It is estimated that currently 844 million people live without clean water, and 2.3 billion people do not have access to basic sanitation, according to water.org. Water scarcity affects more than 40 percent of the world’s population, and this figure is projected to rise due to increased demand and the impacts of climate change. Climate change itself has increased the occurrence and severity of floods and other water-related disasters with 70 percent of all deaths caused by natural disasters.
The UN Sustainable Development Goal 6 – Ensuring water and sanitation for all by 2030 – was established to address water as a critical societal and economic need. Even before the pandemic, the world was not on track to meet SDG 6. According to the March 2021 Summary Progress Report prepared by UN Water, many water sources are drying up, becoming more polluted, or both. Water-intensive industry, agriculture, and energy generation are growing to meet the needs of an ever-expanding population, resulting in further water scarcity and stress.
If we are not on track to achieve SDG 6 and address a broader range of water-related issues, the question becomes, what else can we do to solve water?
I have a point of view that the private sector, coupled with catalyzing the investor community to support innovative water technology entrepreneurs and their startups, is part of the answer. The private sector has increasingly engaged in addressing wicked water problems by working with non-governmental organizations (NGOs) and other stakeholders. In a few cases, private sector companies have also established water investment funds through their climate funds (Microsoft), as a Limited Partner in a water technology venture fund (Microsoft and Ecolab), or established a sustainability start-up accelerator (AB InBev 100+ Accelerator).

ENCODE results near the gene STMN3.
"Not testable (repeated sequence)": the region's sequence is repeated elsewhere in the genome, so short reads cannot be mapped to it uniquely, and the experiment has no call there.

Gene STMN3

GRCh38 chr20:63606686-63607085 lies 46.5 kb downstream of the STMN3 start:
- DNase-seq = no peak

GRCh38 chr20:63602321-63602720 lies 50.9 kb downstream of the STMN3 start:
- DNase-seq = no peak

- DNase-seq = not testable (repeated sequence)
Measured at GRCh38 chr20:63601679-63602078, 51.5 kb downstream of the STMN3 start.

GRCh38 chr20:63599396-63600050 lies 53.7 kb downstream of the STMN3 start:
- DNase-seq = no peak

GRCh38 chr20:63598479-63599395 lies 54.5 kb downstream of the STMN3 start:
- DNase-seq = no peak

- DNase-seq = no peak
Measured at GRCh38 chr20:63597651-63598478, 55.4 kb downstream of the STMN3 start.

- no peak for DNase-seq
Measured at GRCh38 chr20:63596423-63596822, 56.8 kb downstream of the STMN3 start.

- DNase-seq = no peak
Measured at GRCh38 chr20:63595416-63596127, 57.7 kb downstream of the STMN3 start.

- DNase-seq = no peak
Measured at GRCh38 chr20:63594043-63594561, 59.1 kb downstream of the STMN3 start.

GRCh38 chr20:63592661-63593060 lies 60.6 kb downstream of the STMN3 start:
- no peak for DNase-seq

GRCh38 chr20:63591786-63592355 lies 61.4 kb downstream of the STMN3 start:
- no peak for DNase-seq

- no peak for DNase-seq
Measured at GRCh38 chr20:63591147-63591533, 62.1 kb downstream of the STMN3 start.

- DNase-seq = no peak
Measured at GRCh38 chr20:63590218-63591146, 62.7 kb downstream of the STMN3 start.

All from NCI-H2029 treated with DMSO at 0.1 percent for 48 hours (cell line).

We can mobilize investors (think: foundations, family offices, multinationals) to directly invest in water technology start-ups and growth-stage companies to solve water scarcity, quality, access, and equity issues. The opportunity is to bring in investors that have an interest in solving water but historically have not ventured into this investment area. I also believe that water is fundamentally a local issue and, as a result, focusing on investment within a specific watershed mobilizes constituents that care personally about local water issues.
The Colorado River Basin: A case study
The Colorado River Basin (CRB) is an excellent example of a watershed that is water-challenged. Perhaps more importantly, the watershed is coming to grips with dated public policy, overallocation, and the impacts of climate change. While NGOs and the private sector are active in the Colorado River Basin, there is an opportunity to catalyze the water technology entrepreneurs and investors to tackle wicked water problems at a local scale.